Para-Aminobenzoic Acid (Paba)

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How does Para-aminobenzoic Acid (paba) work?

PABA is used as a sunscreen because it can block ultraviolet (UV) radiation to the skin.

Are there safety concerns?

PABA is safe for most people when applied directly to the skin. When taken by mouth, it seems safe if taken correctly. PABA can cause skin irritation and might also stain clothing with a yellow color. Nausea, vomiting, upset stomach, diarrhea, and loss of appetite might sometimes occur.

Taking more than the recommended dose of 12 grams a day can cause serious side effects such as liver, kidney, and blood problems.

When applied directly to the skin, PABA appears safe for children, and also for pregnant and breast-feeding women. Although PABA might be safe for children to take by mouth, serious side effects can occur.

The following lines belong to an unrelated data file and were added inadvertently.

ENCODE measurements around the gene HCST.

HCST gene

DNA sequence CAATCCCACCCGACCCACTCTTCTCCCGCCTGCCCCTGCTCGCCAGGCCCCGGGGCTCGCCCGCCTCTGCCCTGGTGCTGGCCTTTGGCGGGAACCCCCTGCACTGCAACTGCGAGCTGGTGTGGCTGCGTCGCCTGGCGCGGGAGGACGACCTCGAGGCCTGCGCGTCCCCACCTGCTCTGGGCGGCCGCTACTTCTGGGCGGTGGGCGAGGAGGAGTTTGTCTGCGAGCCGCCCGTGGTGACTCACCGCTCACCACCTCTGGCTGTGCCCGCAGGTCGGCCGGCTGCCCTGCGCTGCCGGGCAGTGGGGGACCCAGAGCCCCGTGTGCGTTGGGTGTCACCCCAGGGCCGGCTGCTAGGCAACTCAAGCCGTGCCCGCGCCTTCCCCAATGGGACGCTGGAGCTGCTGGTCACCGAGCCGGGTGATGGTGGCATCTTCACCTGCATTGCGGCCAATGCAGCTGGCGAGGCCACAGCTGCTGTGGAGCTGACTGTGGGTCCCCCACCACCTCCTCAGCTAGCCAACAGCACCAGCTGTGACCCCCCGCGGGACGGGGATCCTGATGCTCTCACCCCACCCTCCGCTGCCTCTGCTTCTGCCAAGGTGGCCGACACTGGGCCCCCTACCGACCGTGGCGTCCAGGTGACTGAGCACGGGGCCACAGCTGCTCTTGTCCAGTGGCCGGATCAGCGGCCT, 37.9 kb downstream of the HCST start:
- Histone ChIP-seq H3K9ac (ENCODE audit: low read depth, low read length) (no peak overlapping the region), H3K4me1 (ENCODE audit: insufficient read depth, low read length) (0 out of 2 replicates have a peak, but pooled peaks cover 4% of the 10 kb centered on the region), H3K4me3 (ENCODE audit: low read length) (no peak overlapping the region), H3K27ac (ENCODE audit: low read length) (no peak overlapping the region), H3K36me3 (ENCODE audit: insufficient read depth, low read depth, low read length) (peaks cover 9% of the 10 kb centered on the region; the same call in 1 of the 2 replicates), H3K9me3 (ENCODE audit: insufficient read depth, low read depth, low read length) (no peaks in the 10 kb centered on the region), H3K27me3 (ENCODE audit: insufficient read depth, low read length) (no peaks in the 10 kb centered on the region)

Do not take PABA by mouth if:
  • You are pregnant or breast-feeding.
  • You have kidney problems.

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Report Problems to the Food and Drug Administration

You are encouraged to report negative side effects of prescription drugs to the FDA. Visit the FDA MedWatch website or call 1-800-FDA-1088.


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